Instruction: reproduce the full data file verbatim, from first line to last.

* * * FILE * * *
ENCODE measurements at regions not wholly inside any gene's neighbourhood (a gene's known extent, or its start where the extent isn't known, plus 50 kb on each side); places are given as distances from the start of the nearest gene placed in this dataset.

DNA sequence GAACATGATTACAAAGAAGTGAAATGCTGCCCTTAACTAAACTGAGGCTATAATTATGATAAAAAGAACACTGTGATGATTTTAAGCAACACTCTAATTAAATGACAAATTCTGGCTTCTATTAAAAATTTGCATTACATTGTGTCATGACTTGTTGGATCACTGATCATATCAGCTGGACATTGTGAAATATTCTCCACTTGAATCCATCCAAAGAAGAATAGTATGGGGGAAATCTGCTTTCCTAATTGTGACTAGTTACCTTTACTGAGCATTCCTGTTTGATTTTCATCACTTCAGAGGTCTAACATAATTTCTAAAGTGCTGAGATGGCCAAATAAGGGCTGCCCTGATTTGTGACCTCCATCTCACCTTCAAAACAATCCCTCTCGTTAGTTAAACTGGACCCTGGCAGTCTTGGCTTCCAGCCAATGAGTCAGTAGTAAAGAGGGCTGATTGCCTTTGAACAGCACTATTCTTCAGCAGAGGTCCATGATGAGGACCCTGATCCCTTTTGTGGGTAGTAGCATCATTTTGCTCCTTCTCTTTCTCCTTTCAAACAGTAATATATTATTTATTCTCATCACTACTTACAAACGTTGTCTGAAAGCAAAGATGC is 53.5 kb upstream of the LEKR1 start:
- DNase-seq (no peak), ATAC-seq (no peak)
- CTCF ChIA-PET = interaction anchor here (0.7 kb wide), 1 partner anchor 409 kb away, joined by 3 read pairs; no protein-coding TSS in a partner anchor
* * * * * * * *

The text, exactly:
ENCODE measurements at regions not wholly inside any gene's neighbourhood (a gene's known extent, or its start where the extent isn't known, plus 50 kb on each side); places are given as distances from the start of the nearest gene placed in this dataset.

DNA sequence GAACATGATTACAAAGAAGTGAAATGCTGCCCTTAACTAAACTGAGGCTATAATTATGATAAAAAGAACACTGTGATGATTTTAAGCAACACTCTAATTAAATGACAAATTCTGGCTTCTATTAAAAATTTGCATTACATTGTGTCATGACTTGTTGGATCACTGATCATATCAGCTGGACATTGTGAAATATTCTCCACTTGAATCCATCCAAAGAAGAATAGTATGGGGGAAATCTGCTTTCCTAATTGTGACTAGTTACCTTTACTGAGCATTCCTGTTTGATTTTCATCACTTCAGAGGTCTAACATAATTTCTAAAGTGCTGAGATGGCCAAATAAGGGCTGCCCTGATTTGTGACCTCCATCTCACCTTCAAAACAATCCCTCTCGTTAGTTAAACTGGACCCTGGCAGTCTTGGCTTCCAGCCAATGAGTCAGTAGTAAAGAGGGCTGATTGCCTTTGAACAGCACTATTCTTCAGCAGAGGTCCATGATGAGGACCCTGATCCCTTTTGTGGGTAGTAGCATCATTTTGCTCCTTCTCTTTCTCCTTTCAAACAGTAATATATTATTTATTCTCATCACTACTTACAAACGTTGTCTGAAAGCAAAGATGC is 53.5 kb upstream of the LEKR1 start:
- DNase-seq (no peak), ATAC-seq (no peak)
- CTCF ChIA-PET = interaction anchor here (0.7 kb wide), 1 partner anchor 409 kb away, joined by 3 read pairs; no protein-coding TSS in a partner anchor